What About the Endowment? How College Spark Washington completely redirected its investing practices in 12 months

What about the endowment? How college spark foundation completely redirected its investing practices in 12 months
July 20, 2022

When Warren Brown became the Executive Director of College Spark Washington in April, 2020, his board was open to exploring a new mission that emphasized racial equity in its longstanding college grantmaking program.

One of the board’s big questions, Warren recalls, was: “What about the endowment? We need to be credible when people ask, and we don’t even know if our investments are in line with our racial equity thinking.” 

Once they dug in on this question, it took College Spark just 12 months to review and redirect its investing practices. Here are the key steps from their work: 

January 2021 College Spark adopts a new mission to center racial equity in its theory of action work.
June 2021 The board tasks its finance committee to investigate and make recommendations about mission-aligned endowment investing.
July 2021 The finance committee hosts a full-board learning session on mission investing which solidifies the board’s intention to adopt some form of mission investing.
August – November 2021 Staff research the options and realities of mission-aligned investing.
December 2021 - April 2022 A consultant is brought on board to assist College Spark in a Request for Qualifications process to find an advisor for mission-aligned portfolio management.
Today The finance committee along with Tiedemann Advisors is updating the Investment Policy Statement that will center racial equity.

We sat down with Warren and Chief Financial Officer Kris Lambright to discuss the work, especially in light of having a staff of six, a board of 15 trustees and a moderate-sized endowment ($120 million in assets).

Here are some of the key messages we heard:

1. Powerful national events plus a new mission naturally led College Spark’s board to examine its investing practices.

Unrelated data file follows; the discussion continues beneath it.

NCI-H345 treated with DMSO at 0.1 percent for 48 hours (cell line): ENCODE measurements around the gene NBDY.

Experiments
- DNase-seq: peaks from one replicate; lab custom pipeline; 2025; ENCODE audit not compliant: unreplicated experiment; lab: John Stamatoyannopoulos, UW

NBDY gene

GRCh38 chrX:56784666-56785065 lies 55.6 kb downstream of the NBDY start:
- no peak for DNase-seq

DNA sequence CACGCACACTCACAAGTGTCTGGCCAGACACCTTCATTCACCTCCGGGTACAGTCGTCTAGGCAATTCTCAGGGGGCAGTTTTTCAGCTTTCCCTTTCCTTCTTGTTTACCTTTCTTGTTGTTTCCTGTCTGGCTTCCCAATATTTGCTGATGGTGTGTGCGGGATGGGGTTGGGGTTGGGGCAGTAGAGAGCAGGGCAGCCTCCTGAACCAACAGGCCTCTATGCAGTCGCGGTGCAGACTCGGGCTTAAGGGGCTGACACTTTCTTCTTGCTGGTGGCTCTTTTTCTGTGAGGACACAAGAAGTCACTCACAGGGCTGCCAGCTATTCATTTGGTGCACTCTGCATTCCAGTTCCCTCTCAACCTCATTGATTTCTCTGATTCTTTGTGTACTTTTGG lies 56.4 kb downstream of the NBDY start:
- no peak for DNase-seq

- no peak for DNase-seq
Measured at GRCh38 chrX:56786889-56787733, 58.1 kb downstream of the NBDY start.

It all happened at once: College Spark hired Warren, the pandemic was in full swing and there was a national movement to enact racial equity practices.


These conversations naturally grew into a full-blown mission investing journey for College Spark.

2. The finance committee was fully empowered to dive into the world of mission investing and bring its recommendations to the full board.

The board fully relied upon Kris and the finance committee to explore all the details, all the definitions and all the ideas that College Spark could follow in mission investing. Kris remembers that, as non-board members, some committee members questioned their role and responsibilities, pondering whether they should be suggesting fundamental policy changes for College Spark.

3. Good governance channels and documents really matter.

Kris and Warren credit an excellent governance structure for creating trust and safety among the board committees and with staff members. The chair of College Spark’s finance committee sits on the board’s executive committee, and the board chair also sits on the finance committee.

College Spark also had good, clear committee charters in place.

4. Fiduciary duty is expansive.

As the board explored mission-aligned investing, they asked important questions about the relationship between being a fiduciary and the impact of implementing their new mission.

With these obligations clearly communicated, College Spark trustees were reassured about meeting their fiduciary duty as they explored mission-aligned investing.